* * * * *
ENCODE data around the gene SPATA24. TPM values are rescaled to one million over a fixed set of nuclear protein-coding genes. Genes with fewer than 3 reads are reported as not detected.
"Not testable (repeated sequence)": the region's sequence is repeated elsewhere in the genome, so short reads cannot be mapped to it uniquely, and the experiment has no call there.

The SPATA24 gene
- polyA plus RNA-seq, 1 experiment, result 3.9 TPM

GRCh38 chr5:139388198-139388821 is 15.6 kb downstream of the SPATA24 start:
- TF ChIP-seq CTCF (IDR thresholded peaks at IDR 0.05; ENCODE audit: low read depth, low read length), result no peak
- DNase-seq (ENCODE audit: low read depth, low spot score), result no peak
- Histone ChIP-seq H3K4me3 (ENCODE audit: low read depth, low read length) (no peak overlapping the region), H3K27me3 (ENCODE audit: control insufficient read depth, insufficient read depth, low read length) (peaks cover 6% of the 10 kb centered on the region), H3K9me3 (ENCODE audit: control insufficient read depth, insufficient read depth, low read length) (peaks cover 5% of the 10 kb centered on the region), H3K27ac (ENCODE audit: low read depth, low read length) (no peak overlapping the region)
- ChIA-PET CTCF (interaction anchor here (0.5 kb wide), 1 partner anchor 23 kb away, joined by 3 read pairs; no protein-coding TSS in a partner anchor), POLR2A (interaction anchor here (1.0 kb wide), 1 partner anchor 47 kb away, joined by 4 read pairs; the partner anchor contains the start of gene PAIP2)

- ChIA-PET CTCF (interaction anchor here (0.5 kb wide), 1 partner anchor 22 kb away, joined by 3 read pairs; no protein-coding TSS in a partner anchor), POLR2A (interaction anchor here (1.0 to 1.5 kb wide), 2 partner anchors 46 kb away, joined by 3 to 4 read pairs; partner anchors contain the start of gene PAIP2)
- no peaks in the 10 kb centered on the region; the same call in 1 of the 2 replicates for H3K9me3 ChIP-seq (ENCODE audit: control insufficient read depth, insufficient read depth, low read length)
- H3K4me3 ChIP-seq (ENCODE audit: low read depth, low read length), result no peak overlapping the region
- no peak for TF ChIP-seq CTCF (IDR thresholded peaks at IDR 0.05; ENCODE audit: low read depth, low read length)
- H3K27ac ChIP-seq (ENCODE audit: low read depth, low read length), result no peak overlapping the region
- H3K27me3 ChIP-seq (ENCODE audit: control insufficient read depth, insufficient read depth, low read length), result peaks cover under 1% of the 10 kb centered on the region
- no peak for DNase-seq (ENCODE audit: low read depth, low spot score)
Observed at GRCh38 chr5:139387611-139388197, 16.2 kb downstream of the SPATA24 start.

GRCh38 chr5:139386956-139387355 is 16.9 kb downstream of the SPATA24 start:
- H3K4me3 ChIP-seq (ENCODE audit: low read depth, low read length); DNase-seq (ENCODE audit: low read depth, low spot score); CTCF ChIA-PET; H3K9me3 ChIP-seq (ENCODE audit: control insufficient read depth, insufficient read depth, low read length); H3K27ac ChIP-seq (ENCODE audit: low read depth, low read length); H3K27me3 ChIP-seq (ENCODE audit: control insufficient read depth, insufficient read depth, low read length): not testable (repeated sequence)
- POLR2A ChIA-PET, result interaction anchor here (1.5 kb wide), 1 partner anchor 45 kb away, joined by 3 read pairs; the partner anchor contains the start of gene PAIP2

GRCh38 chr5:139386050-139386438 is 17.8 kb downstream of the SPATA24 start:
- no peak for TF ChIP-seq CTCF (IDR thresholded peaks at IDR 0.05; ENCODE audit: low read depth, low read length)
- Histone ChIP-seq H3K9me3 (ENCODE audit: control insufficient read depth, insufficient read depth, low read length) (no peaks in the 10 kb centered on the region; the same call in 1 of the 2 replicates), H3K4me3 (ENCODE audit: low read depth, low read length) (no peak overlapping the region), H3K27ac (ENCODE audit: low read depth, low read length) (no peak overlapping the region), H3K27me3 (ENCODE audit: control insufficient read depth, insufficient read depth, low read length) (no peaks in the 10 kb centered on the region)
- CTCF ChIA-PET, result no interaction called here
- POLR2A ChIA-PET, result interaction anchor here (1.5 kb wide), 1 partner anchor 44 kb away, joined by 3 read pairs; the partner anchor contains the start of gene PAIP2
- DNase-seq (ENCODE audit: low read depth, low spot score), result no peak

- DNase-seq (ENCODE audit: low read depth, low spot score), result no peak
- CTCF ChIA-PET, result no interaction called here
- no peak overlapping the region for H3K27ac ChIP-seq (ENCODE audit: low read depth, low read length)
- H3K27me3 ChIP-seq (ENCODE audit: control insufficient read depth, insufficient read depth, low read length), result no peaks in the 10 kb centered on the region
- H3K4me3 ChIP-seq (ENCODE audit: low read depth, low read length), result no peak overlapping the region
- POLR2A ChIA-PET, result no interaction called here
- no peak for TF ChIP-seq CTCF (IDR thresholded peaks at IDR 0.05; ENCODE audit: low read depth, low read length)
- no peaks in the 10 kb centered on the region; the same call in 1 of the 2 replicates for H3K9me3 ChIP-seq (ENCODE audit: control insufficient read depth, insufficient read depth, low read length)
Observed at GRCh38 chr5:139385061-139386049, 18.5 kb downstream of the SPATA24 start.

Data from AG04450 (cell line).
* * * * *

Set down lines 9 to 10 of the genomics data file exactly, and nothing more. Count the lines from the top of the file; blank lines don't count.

- ChIA-PET CTCF (interaction anchor here (0.5 kb wide), 1 partner anchor 23 kb away, joined by 3 read pairs; no protein-coding TSS in a partner anchor), POLR2A (interaction anchor here (1.0 kb wide), 1 partner anchor 47 kb away, joined by 4 read pairs; the partner anchor contains the start of gene PAIP2)

- ChIA-PET CTCF (interaction anchor here (0.5 kb wide), 1 partner anchor 22 kb away, joined by 3 read pairs; no protein-coding TSS in a partner anchor), POLR2A (interaction anchor here (1.0 to 1.5 kb wide), 2 partner anchors 46 kb away, joined by 3 to 4 read pairs; partner anchors contain the start of gene PAIP2)